WEBSITE NOT LOADED CORRECTLY

PLEASE NOTE: If you see this text, it means that certain resources could not be loaded and the website is not displayed correctly. This can happen when browsing on Apple devices (iPhone, iPad etc.) due to a bug in their software. Try the refresh button to reload this website, or use a different device not running Apple's iOS. Stop using Apple products.
Type what you’re looking for and press Enter.

Canon’s DSLR division in trouble

In the picture above you can see a car belonging to a Korean photographer, with banners attached containing a message about Canon’s EOS 1D Mark III camera. The text on those banners translates to: “Camera that is a piece of trash – Canon EOS 1D Mark 3.” Apparently, the problems with this camera drove the photographer so insane, he printed these banners and put them on his car to let the world know about it. Full picture and article can be found here. I can’t help but think that this guy spent his savings on this camera only to find out what a bad investment it turned out to be. Even the $8000 EOS 1Ds Mark III camera suffers from the same issues the 1D Mark III has. Imagine spending $8000 on that camera, and finding out you can’t use it for serious work.

And yet, this is the situation many photographers around the world have found themselves in, thanks to Canon. If you are new to this, I have written about all the quality control issues at Canon a few times already, just start looking here. Not only Canon camera bodies have problems, but even their lenses often contain issues right out of the box.

So after the release of the Nikon D3 and more recently D700, it’s no surprise that photographers everywhere seem to be switching to these camera’s. And it shows at major events. It showed at the Tour de France, and right now at the Olympics:

Photographer Michael Reichmann has made similar comments here:

In addition to being a fun perspective on a group of pros at work it’s also a sign of the times to note the number of Nikons (black) vs. the number of Canons (white) in the shot. For the past 10 years or so at almost any major sporting event the number of white lenses would almost always outnumber the number of black lenses by a huge margin. So much so that Canon has run magazine ads showing this disparity.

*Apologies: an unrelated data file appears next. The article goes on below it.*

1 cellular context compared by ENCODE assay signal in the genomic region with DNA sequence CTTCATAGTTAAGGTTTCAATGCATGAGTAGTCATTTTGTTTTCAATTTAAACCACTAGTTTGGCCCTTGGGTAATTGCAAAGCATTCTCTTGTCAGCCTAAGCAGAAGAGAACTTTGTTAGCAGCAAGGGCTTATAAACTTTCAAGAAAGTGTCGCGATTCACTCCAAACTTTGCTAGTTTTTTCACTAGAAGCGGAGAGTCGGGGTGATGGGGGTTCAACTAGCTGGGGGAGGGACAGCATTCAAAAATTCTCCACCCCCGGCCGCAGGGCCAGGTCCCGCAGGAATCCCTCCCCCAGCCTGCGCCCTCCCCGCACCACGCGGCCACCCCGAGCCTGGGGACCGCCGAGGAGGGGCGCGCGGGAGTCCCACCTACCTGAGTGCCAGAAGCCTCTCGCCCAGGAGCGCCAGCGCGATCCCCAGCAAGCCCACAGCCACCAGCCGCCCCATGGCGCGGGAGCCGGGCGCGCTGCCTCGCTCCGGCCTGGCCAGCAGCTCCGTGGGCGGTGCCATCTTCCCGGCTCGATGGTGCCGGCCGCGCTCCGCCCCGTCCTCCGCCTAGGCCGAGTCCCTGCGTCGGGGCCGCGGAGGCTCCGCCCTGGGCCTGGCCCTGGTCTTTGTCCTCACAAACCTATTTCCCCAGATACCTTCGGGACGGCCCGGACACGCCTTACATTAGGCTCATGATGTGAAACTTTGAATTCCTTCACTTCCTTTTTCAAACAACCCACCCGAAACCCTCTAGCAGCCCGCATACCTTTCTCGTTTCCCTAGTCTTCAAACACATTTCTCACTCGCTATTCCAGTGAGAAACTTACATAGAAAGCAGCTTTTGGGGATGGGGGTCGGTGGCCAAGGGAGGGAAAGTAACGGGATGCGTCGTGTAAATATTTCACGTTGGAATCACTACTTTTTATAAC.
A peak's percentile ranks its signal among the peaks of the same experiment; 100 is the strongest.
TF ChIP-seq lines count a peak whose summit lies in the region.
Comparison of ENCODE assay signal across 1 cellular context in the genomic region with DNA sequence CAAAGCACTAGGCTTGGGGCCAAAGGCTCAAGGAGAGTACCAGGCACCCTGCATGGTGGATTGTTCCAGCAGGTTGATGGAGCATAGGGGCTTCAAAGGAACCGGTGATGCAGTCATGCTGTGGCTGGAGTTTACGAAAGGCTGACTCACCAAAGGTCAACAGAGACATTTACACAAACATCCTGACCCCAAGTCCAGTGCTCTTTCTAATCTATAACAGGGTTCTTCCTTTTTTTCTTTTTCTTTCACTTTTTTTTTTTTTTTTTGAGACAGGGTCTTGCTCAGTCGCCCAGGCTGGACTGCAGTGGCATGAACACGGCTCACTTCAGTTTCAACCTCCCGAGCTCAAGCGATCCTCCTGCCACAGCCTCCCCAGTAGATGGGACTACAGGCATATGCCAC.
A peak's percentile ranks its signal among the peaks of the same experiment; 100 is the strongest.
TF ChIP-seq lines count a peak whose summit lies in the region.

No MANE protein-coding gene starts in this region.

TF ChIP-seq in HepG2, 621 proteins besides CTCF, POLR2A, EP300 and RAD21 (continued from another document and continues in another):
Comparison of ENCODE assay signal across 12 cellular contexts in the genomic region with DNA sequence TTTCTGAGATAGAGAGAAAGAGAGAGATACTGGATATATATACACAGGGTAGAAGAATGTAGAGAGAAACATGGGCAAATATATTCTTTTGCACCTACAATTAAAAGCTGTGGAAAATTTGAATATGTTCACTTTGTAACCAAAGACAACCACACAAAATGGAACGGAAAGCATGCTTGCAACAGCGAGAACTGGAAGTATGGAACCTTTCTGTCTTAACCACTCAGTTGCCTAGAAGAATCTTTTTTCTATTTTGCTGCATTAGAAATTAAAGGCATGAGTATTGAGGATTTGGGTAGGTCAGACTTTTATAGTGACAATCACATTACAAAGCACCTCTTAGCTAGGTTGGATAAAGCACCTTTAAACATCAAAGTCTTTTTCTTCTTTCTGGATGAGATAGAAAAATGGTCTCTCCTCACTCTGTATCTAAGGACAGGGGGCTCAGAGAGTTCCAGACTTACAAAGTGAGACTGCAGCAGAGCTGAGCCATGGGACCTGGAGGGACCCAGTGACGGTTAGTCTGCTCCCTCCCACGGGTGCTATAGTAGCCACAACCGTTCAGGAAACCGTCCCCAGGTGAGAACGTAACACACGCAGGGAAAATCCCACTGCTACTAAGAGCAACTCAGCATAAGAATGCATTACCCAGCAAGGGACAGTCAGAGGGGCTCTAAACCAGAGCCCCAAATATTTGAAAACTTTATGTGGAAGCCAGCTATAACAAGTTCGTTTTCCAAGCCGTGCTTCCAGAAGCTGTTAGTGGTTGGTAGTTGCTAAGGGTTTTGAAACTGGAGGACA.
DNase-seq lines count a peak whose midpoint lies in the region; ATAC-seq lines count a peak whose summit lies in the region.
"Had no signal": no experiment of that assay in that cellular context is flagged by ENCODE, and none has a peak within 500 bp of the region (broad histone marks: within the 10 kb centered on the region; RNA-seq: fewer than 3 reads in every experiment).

But that was then, and this is 2008. At this year’s Olympics the number of Nikons in use by pros seems to equal if not surpass the number of Canons. A definite sign of the times.

Photographer John Harrington comments on this here:

This year’s Olympics should well be the turning point where the sidelines of sporting events are – to pay homage to AC/DC – Back in Black. Nikon’s flagship D3 – even with a smaller chip than it’s competition the Canon EOS 1Ds Mark III (and even it’s predecessor the 1Ds Mark II) has painted the sidelines at the Olympics (and so too, the news event press pens in DC) more and more black. (Click the photo to see it larger). This is substantially due to Nikon’s high ISO – insane at 25,600 ISO, and amazingly useful at 3200 and 6400 ISO without having to even think about it much. To add to this huge lead, consider Canon’s faltering with the autofocus mis-steps as highlighted by Rob Galbraith (repeatedly).

In a few days, I’m headed overseas on assignment for two weeks, and I’ll be working in mostly low-light museums and other national treasures in several countries. Even though I own an EOS 1Ds Mark III, and Mark II, instead, I am choosing to take my D3, and a D700 as well. It really was a no-brainer given the multiple times I won’t be allowed to use flash – but still am required by my client to make images during the trip. My Canons will sit in the equipment cabinet back in the office.

And as Harrington notes, Rob Galbraight recently released his final comments on the EOS 1D/Ds Mark III camera’s, and it doesn’t look good for Canon. Galbraith even mentions the EOS 40D: